15 May 2006

Recent Readings

Imperfect poetry person that I am, I'm really not all that crazy about getting up and reading my work (photographic evidence of me at Austin, Texas' Residencia Bookstore at left notwithstanding). I'm much more comfortable playing host (as I did for sessions at the library's recent CityLit festival), or else being part of the audience. The thought of reading makes me nervous, causes my stomach to churn, my hands to shake, and I always feel, "Thank goodness that's over!" when I'm done.

On the other hand, everyone tells me that I display none of these jitters when I'm on stage/at the mic. I come across as relaxed and in control. This could be a result of having to teach a large number of introductory computer classes over the years, so I'm somewhat used to flapping my jaws in front of a group of people. Either that or I missed my calling as an actor. And in fact, in some ways I do look at poetry readings as a kind of performance. That's not me up there, it's this 'poet' persona I put on that's singing out words. That face and voice you see is a mask I put on, the poem a text for me to hide behind.

After not reading in public for a long time, I've had two readings in the past two weeks. The first was with the wonderful Esther Iverem of Seeingblack.com, at Johns Hopkins University, as part of their 'Telling our Stories our Way: African American Book Festival', put on by the Johns Hopkins University
Black Faculty and Staff Association

Just this past weekend, the Other Half and I traveled to New York City, where I read at the Bowery Poetry Club, as part of a 'Baltimore Invasion' reading with two other poets, Chris Stein and Barbara DeCesare, which was put together by Baltimore to New York transplant Rita Stein. It was great to be there with Chris (who I'd seen at readings but had not heard his 'L=A=N=G=U=A=G=E Poetry'-influenced work) and Barbara, who I've known for years and whose work I've always enjoyed. A great plus to the reading was to have folks I hadn't seen in a looong time, like 'Baby Dave' Moore looking wonderful, friends and blog-masters John (thanks for the photos!), Bernie, and Steven in the crowd, Carolyn Micklem of Cave Canem, and poet David Mills. David and I had a mini-workshop session on a poem I'd been working on and had sent to him and others for suggestions before the reading, and I was glad to incorporate some of his fantastic suggestions when I read the work a few moments later.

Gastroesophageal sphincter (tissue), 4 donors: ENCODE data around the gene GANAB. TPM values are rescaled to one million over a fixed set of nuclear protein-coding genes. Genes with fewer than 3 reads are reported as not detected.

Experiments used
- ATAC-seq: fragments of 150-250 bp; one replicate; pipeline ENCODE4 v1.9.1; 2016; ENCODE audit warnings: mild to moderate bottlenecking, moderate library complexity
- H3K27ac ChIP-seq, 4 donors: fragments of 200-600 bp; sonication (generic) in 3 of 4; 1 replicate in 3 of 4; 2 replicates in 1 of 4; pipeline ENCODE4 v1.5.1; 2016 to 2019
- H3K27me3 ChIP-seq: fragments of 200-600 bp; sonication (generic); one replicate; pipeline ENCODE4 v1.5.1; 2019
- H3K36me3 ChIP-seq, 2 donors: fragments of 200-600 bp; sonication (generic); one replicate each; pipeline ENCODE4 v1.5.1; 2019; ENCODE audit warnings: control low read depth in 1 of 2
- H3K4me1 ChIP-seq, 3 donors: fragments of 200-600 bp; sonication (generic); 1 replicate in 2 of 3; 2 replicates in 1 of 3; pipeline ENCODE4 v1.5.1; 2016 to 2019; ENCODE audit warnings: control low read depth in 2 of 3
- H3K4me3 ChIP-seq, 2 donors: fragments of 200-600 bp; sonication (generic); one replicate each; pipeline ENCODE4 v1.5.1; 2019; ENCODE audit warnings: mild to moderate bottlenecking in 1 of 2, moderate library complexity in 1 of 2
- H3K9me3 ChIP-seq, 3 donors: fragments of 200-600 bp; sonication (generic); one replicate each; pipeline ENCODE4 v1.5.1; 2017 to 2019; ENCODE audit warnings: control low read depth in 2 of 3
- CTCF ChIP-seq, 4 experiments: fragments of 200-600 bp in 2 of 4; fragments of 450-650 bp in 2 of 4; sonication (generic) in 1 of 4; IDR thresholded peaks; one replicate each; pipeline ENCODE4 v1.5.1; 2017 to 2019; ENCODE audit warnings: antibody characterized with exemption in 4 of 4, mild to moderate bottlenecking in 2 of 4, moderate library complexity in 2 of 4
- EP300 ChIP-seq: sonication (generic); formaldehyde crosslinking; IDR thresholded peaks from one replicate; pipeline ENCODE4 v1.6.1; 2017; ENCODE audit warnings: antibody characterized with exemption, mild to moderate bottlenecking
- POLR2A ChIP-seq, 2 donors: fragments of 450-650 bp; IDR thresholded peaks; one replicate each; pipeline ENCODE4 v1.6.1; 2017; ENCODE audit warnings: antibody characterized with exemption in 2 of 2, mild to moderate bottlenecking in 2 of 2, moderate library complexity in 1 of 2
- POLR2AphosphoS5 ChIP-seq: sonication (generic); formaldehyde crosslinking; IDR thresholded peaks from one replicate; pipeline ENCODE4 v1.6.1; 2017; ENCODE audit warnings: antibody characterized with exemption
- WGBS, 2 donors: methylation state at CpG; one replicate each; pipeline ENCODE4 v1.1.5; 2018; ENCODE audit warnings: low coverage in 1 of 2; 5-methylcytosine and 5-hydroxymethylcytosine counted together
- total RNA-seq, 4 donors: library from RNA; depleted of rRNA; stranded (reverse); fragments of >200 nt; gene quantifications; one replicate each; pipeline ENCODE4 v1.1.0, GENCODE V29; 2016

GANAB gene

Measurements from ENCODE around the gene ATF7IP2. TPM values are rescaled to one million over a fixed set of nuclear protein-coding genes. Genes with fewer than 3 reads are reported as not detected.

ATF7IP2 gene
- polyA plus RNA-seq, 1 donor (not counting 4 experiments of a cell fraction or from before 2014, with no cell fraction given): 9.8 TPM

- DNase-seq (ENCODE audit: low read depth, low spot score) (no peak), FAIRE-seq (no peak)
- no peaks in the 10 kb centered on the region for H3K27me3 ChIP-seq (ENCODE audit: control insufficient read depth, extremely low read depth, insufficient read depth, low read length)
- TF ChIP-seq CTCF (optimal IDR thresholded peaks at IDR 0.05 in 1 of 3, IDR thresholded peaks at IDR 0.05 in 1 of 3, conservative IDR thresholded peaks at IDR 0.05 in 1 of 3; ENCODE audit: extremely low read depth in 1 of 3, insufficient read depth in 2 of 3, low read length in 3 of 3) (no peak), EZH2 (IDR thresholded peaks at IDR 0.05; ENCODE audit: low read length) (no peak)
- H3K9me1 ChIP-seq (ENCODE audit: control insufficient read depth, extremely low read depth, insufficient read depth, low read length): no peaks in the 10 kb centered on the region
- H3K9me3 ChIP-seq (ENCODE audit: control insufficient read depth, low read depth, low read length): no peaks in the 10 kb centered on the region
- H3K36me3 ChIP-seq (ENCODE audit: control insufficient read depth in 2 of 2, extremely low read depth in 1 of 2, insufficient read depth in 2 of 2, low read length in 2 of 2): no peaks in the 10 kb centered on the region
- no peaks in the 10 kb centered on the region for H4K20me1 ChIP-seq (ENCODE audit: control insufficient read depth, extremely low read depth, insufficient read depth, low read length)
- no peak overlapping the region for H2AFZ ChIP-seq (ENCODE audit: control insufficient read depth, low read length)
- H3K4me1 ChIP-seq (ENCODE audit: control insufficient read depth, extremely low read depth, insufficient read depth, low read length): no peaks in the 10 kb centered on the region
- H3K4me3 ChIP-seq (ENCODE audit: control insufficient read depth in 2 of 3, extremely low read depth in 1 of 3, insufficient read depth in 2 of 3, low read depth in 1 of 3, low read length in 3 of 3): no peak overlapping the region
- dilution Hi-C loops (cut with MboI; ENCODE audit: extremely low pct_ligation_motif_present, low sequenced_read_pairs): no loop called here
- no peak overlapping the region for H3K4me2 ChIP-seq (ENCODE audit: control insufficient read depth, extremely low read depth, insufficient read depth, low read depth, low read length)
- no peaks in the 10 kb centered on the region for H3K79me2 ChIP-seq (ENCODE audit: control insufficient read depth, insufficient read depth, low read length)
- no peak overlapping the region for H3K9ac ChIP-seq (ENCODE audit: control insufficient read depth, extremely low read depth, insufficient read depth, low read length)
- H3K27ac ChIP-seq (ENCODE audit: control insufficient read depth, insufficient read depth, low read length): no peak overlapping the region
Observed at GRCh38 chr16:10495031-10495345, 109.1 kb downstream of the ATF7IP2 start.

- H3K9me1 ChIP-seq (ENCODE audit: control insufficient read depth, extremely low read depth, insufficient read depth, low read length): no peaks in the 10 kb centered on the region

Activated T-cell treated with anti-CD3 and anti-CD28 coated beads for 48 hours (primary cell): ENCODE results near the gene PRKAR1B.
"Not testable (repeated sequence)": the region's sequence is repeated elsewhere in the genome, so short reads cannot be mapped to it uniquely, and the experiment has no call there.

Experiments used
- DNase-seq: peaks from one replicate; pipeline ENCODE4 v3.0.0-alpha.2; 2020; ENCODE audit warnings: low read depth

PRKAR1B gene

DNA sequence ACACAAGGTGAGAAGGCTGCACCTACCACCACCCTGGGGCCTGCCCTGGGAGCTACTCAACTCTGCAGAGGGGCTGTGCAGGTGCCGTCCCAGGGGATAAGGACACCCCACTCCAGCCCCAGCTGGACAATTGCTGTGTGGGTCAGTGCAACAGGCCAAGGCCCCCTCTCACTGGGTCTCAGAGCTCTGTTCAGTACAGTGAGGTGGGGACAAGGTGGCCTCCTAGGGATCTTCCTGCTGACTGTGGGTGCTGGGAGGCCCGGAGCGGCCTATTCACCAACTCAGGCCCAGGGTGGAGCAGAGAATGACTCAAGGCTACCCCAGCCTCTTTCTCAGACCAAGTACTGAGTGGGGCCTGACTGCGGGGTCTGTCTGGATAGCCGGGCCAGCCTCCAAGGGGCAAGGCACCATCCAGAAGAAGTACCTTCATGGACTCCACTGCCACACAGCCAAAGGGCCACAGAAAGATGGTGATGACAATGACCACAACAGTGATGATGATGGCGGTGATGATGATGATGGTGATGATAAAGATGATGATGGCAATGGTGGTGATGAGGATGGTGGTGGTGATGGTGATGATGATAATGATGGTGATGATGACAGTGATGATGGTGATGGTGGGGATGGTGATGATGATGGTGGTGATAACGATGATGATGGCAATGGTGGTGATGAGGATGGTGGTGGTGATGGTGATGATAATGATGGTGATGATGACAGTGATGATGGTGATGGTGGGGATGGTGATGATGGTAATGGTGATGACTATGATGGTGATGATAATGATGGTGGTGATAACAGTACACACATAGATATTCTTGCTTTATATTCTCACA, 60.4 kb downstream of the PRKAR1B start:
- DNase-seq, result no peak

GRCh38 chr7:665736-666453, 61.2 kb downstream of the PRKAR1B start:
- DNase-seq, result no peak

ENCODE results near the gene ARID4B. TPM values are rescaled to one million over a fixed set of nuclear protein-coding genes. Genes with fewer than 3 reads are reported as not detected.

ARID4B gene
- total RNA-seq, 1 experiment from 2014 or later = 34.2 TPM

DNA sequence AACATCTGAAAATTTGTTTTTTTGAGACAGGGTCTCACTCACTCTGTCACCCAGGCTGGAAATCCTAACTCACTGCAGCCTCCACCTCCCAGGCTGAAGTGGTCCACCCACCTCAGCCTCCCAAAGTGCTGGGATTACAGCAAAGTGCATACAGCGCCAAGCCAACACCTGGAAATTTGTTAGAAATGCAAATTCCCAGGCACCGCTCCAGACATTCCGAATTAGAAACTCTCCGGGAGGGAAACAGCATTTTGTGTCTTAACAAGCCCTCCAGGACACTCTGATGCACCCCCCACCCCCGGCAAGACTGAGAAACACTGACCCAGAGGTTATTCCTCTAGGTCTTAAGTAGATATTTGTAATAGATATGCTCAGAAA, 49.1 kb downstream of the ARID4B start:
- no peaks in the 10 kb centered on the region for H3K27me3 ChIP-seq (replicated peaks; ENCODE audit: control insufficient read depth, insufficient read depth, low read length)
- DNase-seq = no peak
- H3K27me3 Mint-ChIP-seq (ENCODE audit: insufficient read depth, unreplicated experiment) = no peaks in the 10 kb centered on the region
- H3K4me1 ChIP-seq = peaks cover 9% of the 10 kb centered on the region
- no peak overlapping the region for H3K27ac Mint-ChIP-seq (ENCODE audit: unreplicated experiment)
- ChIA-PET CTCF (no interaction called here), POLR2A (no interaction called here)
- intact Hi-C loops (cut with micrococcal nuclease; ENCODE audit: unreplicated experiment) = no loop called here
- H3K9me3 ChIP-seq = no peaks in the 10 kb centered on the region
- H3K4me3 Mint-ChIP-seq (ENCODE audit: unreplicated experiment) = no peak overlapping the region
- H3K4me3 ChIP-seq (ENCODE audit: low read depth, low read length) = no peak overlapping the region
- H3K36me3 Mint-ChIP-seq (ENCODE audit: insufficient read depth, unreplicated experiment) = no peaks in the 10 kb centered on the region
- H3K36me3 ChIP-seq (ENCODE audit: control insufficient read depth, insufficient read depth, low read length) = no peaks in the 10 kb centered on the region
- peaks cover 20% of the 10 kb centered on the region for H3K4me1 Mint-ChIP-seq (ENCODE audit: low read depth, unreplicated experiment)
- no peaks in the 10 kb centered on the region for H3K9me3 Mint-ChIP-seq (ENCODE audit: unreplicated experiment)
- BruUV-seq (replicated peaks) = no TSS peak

Overall, it wasn't too bad: in both cases I read a mix of older and new works. And people seemed to enjoy it, which makes me happy. I stumbled a bit at both readings (I only worry if I don't make at least one mistake!) and at Bowery forgot to mention that I had copies of my book 10 Tongues, with me if people wanted to sell (did I mention I'm a lousy marketer as well, as are so many writers? Shoot me an e-mail if you'd like to buy a copy...), but otherwise I'm pleased...and glad it's over!

One more reading to go -- Friday May 19, in Washington DC, with a group of Cave Canem poets to celebrate Book Expo America and Gathering Ground: A Reader Celebrating Cave Canem's First Decade. I'll be hosting along with The Folger Shakespere Library's Teri Cross, as well as reading. After that I think I'll take a break from reading and put my butt in the chair to put some finishing touches on my next manuscript....so I can then go out and do more readings!


Bernie said...

If you were nervous, it certainly didn't show. I enjoyed your reading and all of the Charm City poets. Invade again anytime folks.

And welcome to the blogosphere.

ReggieH said...

Thanks Bernie, for coming to the reading and your comments. Planning a 'New York comeback' for the fall (October and possibly December) even as we speak...ur, type.

And thanks for the welcome to the Blogosphere.

Sapna Khatun said...

Signs and signage – road signs, movie marquees, newspaper headlines real and imaginary, municipal signs, electronic message boards, storefronts, etc. – function as important indicators of the shifts, changes, and developments in Angstrom’s consciousness as he grows older throughout the decades chronicled in Updike’s ‘Rabbit’ series.